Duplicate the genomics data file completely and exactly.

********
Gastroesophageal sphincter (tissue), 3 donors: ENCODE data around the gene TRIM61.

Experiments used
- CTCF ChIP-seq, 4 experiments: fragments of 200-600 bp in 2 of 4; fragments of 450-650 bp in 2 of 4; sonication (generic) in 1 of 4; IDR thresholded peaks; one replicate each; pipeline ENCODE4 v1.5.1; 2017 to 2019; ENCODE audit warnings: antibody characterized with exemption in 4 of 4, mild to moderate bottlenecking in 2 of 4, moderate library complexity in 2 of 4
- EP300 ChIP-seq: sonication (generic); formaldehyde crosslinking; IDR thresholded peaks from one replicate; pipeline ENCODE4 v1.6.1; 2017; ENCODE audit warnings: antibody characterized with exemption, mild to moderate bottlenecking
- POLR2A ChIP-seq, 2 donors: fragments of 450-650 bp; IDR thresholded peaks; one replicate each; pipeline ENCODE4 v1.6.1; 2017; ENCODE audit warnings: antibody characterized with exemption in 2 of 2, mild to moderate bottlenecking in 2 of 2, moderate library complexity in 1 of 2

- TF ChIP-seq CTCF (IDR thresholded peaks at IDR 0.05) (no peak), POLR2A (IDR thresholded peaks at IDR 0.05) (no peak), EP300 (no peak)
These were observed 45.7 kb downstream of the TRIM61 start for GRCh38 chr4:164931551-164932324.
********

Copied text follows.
Gastroesophageal sphincter (tissue), 3 donors: ENCODE data around the gene TRIM61.

Experiments used
- CTCF ChIP-seq, 4 experiments: fragments of 200-600 bp in 2 of 4; fragments of 450-650 bp in 2 of 4; sonication (generic) in 1 of 4; IDR thresholded peaks; one replicate each; pipeline ENCODE4 v1.5.1; 2017 to 2019; ENCODE audit warnings: antibody characterized with exemption in 4 of 4, mild to moderate bottlenecking in 2 of 4, moderate library complexity in 2 of 4
- EP300 ChIP-seq: sonication (generic); formaldehyde crosslinking; IDR thresholded peaks from one replicate; pipeline ENCODE4 v1.6.1; 2017; ENCODE audit warnings: antibody characterized with exemption, mild to moderate bottlenecking
- POLR2A ChIP-seq, 2 donors: fragments of 450-650 bp; IDR thresholded peaks; one replicate each; pipeline ENCODE4 v1.6.1; 2017; ENCODE audit warnings: antibody characterized with exemption in 2 of 2, mild to moderate bottlenecking in 2 of 2, moderate library complexity in 1 of 2

- TF ChIP-seq CTCF (IDR thresholded peaks at IDR 0.05) (no peak), POLR2A (IDR thresholded peaks at IDR 0.05) (no peak), EP300 (no peak)
These were observed 45.7 kb downstream of the TRIM61 start for GRCh38 chr4:164931551-164932324.